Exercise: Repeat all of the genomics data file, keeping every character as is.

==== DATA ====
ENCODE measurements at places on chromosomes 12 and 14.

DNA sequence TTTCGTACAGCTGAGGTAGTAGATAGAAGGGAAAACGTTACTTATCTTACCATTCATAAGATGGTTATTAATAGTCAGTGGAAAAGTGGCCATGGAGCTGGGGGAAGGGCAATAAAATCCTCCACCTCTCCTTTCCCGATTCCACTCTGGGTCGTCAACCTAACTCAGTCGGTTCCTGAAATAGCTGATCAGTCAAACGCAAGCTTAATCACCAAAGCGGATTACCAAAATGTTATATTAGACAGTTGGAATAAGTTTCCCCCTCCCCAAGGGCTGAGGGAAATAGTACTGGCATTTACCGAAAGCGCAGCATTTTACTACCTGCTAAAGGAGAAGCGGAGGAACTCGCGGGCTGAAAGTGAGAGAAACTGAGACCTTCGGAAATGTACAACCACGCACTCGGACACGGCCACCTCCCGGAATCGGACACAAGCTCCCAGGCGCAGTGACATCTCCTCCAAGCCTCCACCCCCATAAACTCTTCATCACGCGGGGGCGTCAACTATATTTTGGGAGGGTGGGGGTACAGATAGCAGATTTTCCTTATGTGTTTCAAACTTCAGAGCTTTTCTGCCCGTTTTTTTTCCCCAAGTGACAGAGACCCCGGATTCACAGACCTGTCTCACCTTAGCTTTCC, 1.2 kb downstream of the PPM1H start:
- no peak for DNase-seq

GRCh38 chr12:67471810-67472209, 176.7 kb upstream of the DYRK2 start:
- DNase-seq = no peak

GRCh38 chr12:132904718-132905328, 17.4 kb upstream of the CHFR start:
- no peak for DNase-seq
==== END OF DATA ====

ENCODE measurements at places on chromosomes 12 and 14.

DNA sequence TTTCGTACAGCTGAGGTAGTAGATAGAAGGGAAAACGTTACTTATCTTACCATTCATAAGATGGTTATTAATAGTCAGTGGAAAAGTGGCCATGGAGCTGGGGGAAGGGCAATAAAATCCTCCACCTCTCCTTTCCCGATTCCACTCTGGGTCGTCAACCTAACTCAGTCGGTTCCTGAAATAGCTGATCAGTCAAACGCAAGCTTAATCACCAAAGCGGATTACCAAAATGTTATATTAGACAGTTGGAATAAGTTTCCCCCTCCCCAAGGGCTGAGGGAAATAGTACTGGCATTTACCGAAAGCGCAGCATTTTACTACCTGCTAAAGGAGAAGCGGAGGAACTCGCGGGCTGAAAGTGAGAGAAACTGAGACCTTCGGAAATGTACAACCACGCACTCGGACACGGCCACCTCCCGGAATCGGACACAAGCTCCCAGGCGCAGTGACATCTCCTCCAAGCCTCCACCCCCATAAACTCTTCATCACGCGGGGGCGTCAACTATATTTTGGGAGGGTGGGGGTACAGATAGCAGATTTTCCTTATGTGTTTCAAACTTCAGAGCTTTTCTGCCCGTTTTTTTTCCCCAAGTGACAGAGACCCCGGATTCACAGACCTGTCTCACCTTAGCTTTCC, 1.2 kb downstream of the PPM1H start:
- no peak for DNase-seq

GRCh38 chr12:67471810-67472209, 176.7 kb upstream of the DYRK2 start:
- DNase-seq = no peak

GRCh38 chr12:132904718-132905328, 17.4 kb upstream of the CHFR start:
- no peak for DNase-seq